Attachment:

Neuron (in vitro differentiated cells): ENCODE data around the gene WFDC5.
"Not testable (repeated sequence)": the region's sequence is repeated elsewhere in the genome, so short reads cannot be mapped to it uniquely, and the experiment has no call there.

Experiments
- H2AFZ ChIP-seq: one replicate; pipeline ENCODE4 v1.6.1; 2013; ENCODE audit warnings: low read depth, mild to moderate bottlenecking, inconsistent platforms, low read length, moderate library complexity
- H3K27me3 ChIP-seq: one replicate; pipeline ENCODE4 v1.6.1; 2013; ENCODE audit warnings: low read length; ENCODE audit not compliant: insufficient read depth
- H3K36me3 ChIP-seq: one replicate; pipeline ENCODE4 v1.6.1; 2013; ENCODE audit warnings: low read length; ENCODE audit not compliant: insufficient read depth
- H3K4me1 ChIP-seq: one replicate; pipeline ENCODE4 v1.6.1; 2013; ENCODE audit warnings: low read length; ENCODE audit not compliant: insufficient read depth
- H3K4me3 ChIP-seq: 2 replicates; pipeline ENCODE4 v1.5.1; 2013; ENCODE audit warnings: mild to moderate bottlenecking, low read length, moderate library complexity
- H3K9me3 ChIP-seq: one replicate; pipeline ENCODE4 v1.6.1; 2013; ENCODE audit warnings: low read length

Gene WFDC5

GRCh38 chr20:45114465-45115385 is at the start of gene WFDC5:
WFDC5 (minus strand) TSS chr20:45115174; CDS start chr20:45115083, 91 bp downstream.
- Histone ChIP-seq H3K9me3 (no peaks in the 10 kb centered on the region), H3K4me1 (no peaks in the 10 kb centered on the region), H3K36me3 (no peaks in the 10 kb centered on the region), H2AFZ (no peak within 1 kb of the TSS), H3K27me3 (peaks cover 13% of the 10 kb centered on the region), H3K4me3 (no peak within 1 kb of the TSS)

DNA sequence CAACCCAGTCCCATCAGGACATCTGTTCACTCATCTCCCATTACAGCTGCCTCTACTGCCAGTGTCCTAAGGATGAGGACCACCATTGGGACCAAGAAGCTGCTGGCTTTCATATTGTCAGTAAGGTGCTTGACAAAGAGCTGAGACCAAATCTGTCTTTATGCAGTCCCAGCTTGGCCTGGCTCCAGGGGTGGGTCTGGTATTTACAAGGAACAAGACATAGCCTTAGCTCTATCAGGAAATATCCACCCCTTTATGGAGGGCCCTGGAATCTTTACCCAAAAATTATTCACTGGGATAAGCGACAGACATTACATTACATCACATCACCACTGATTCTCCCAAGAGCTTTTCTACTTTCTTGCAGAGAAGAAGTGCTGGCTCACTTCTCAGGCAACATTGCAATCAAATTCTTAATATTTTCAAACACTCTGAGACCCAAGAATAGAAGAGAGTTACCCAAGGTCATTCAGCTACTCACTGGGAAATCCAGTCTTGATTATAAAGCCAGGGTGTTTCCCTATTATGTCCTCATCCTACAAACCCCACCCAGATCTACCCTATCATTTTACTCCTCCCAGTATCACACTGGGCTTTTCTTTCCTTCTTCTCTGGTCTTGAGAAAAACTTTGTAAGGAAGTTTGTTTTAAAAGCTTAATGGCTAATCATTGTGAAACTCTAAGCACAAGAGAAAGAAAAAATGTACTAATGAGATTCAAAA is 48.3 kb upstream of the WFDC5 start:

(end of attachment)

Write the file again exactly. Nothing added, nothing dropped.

Neuron (in vitro differentiated cells): ENCODE data around the gene WFDC5.
"Not testable (repeated sequence)": the region's sequence is repeated elsewhere in the genome, so short reads cannot be mapped to it uniquely, and the experiment has no call there.

Experiments
- H2AFZ ChIP-seq: one replicate; pipeline ENCODE4 v1.6.1; 2013; ENCODE audit warnings: low read depth, mild to moderate bottlenecking, inconsistent platforms, low read length, moderate library complexity
- H3K27me3 ChIP-seq: one replicate; pipeline ENCODE4 v1.6.1; 2013; ENCODE audit warnings: low read length; ENCODE audit not compliant: insufficient read depth
- H3K36me3 ChIP-seq: one replicate; pipeline ENCODE4 v1.6.1; 2013; ENCODE audit warnings: low read length; ENCODE audit not compliant: insufficient read depth
- H3K4me1 ChIP-seq: one replicate; pipeline ENCODE4 v1.6.1; 2013; ENCODE audit warnings: low read length; ENCODE audit not compliant: insufficient read depth
- H3K4me3 ChIP-seq: 2 replicates; pipeline ENCODE4 v1.5.1; 2013; ENCODE audit warnings: mild to moderate bottlenecking, low read length, moderate library complexity
- H3K9me3 ChIP-seq: one replicate; pipeline ENCODE4 v1.6.1; 2013; ENCODE audit warnings: low read length

Gene WFDC5

GRCh38 chr20:45114465-45115385 is at the start of gene WFDC5:
WFDC5 (minus strand) TSS chr20:45115174; CDS start chr20:45115083, 91 bp downstream.
- Histone ChIP-seq H3K9me3 (no peaks in the 10 kb centered on the region), H3K4me1 (no peaks in the 10 kb centered on the region), H3K36me3 (no peaks in the 10 kb centered on the region), H2AFZ (no peak within 1 kb of the TSS), H3K27me3 (peaks cover 13% of the 10 kb centered on the region), H3K4me3 (no peak within 1 kb of the TSS)

DNA sequence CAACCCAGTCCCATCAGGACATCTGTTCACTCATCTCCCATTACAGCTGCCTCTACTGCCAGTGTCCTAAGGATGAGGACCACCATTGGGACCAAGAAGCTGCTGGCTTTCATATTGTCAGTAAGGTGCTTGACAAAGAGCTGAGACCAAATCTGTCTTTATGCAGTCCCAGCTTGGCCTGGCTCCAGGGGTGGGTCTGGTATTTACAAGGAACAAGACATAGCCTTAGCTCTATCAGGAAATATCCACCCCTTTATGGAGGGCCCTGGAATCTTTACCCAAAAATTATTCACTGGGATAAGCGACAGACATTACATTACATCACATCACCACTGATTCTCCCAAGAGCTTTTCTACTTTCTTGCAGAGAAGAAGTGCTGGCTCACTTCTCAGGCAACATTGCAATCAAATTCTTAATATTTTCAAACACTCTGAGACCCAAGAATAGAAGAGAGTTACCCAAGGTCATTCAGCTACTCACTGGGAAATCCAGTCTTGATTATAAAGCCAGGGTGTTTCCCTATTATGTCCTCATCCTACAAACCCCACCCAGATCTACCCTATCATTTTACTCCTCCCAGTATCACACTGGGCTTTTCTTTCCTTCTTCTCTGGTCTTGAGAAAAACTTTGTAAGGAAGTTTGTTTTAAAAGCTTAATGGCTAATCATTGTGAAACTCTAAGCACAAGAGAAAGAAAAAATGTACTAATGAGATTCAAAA is 48.3 kb upstream of the WFDC5 start: